Klamath County Wildlife Viewing Report: December 19

Barn Owl (File Photo)

Barn Owl (File Photo)

Even though the fall migration is largely over, great opportunities still exist for other species which will spend the winter in the Klamath Basin.  Many raptors can be found around agricultural areas including bald and golden eagles, red-tailed hawks, and rough-legged hawks.

The Link River trail below Upper Klamath Lake is an excellent place to view many species of wildlife including deer, river otter, muskrat, buffleheads, goldeneye, great-blue heron, and great egret.

Bald eagles migrate from nesting areas to winter here in the Klamath Basin.  They can be found foraging near waterfowl use areas such as Lower Klamath National Wildlife Refuge and agricultural areas in the Lower Basin.


Updated Dec. 19, 2017

Miller Island Unit

More than 95 percent of the area is frozen over at this time.

  • Is open to public use Monday, Wednesday and Saturday. All other days are closed to all entry, except public Rds., parking areas, boat ramp, designated birding trail and designated dog training area.
  • Overnight camping is not allowed.
  • A Wildlife Area Parking Permit is now required to park on the Wildlife Area. Cost is $10 daily or $30 annually. Free with purchase of hunting license; just be sure to put it on your dashboard. Buy online or at an ODFW office that sells licenses or at a license sales agent.


Cold temperatures have frozen over most of Miller Island, however some duck species can still be found on the Klamath River or if temperatures warm on the Miller Island Unit’s ponds and wetlands. Flocks of western Canada Geese can be found scattered across the area.  

Shorebirds, waders and other waterbirds

Great blue herons and American bitterns can be seen scattered around the area.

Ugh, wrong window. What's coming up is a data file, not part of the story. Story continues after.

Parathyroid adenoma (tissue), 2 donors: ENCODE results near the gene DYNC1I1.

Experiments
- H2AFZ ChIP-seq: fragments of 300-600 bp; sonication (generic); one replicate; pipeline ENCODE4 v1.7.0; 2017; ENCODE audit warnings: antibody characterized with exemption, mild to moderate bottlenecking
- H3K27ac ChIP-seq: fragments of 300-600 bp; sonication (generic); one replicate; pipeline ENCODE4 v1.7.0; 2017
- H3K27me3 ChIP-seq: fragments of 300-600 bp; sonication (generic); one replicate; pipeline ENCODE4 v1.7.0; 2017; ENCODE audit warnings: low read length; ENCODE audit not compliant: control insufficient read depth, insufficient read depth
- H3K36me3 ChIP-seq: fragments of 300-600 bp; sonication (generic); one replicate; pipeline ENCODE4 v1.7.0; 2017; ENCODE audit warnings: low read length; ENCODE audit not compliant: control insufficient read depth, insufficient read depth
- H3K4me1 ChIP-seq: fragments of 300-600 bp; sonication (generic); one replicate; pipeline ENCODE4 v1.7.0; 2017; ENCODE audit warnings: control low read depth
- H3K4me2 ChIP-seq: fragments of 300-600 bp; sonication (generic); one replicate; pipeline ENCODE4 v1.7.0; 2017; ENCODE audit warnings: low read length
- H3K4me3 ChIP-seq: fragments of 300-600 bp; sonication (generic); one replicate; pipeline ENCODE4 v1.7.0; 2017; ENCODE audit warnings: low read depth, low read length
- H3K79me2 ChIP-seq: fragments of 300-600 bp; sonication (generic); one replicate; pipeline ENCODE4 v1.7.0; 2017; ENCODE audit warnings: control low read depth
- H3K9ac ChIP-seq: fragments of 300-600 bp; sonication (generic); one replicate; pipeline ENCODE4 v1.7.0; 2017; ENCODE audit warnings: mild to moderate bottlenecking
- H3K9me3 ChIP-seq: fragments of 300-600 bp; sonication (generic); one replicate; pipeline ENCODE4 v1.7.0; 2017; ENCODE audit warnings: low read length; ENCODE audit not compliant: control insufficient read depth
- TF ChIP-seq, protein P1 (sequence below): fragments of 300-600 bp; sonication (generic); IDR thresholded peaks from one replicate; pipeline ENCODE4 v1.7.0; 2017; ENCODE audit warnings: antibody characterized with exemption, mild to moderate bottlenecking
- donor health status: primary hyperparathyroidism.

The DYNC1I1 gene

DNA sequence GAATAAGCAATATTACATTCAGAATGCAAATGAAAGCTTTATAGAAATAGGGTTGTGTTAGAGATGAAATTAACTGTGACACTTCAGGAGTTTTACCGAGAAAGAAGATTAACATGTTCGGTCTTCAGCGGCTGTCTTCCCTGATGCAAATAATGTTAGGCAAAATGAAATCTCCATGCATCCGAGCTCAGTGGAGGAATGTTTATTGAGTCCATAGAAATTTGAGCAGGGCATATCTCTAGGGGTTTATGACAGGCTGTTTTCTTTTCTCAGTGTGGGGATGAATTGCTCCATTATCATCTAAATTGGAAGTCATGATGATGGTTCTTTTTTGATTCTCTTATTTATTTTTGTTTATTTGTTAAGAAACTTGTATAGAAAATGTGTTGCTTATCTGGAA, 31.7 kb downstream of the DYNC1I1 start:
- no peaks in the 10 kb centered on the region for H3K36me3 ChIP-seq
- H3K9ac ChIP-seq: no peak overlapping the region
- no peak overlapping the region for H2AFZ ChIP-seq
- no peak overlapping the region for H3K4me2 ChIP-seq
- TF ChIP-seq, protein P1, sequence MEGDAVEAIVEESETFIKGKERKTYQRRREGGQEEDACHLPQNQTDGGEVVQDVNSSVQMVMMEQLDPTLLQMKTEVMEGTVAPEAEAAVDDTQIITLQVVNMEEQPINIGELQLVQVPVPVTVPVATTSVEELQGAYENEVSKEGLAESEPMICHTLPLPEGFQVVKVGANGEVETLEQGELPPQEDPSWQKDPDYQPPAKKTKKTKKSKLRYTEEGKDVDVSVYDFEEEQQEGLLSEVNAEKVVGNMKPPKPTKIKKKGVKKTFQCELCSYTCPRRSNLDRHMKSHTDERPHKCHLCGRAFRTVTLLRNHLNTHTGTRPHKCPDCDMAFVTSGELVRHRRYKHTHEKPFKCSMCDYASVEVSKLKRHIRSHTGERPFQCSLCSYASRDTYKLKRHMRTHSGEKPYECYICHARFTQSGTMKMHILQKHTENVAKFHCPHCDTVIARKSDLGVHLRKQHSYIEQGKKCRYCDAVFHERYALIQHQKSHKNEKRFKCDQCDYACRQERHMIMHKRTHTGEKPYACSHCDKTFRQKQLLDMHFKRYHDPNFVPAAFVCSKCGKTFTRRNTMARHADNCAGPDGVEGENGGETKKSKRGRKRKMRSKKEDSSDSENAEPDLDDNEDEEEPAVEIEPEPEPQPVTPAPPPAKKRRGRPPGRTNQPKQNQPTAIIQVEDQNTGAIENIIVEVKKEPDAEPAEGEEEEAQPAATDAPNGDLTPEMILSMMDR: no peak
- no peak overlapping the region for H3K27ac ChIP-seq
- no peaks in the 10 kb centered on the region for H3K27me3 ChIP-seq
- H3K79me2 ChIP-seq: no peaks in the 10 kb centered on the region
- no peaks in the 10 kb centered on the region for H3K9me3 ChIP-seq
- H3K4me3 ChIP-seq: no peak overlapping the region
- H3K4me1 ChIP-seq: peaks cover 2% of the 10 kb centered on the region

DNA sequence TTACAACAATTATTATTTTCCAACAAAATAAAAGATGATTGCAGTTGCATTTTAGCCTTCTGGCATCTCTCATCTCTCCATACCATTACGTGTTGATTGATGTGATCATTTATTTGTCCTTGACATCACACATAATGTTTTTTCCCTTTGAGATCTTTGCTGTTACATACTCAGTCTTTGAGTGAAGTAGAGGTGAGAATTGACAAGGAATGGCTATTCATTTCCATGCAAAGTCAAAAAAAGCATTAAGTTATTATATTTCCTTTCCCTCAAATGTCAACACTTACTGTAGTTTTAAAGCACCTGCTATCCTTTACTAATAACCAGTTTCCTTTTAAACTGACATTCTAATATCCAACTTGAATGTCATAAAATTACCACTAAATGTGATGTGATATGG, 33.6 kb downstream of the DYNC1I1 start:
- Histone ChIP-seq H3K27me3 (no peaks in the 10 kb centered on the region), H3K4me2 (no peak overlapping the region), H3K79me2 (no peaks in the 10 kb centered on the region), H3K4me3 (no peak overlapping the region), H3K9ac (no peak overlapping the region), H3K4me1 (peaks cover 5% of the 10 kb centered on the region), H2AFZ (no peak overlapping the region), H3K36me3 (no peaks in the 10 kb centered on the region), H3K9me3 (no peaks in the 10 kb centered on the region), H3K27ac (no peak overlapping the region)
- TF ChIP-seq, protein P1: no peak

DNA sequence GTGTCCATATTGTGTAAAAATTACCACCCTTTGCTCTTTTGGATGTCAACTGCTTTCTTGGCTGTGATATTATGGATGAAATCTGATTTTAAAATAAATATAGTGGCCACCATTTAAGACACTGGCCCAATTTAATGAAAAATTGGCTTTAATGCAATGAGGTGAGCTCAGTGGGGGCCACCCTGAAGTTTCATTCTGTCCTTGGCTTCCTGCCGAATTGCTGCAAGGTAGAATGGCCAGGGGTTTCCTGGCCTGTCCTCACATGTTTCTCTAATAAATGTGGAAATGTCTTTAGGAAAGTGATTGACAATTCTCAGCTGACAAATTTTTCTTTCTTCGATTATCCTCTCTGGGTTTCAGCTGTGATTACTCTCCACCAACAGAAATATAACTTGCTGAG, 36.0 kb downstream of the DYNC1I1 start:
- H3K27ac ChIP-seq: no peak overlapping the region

Gull numbers have declined over the past week, but the occasional ring-billed and Franklin’s gulls may still be found.

Grebe species and numbers have declined significantly, but the occasional one may still be found in an open area in the ice.

American coot may still be found on the areas few remaining pockets of open water, but their numbers have dropped off. Virginia rails and soras can be heard throughout the area, but can be hard to spot.


Great horned and barn owls can be seen at dusk. Red-tailed hawks, Rough-legged hawks, northern harriers, cooper hawks, American kestrels, prairie and peregrine falcons can all be seen foraging throughout the wildlife area. A red-shouldered hawk was observed around the HQ area this past week. Eagle use continues to increase on the area.

Upland Game Birds

California quail and ring-necked pheasant can be found scattered around the old homesteads and the headquarters area.


Mourning and Eurasian collared doves can be found scattered over the area.

American and lesser goldfinches, house finches, American robins, spotted towhees, black-billed magpies, scrub jays, western meadow larks, brewers blackbirds and Northern flickers continue to be a common site throughout the area. The occasional horned lark and American pipits can be spotted on the wildlife areas agricultural fields. Marsh wrens and song sparrows can be found in dense stands of tall emergent hard stem bulrush and broad-leaf cattail. White-crowned and golden crowned sparrows and dark eyed juncos are now a common site on the area. Black Phoebe can be observed along the river in the trees and willows

Shrike can sometimes be found using the shrub dominated uplands of the Southern part of Miller Island.

Belted kingfishers can be located perched in trees overlooking water.

Common ravens are quite numerous at this time.


Muskrat are very common and easily observed this time of year. Beaver, River Otter, Mink, Long-Tailed Weasel, Coyotes, Stripped Skunk and Raccoon may also be observed using the Wildlife Area. Mule deer are also occasionally spotted on the area.

If you have any questions, please contact Klamath Wildlife Area at (541) 883-5732.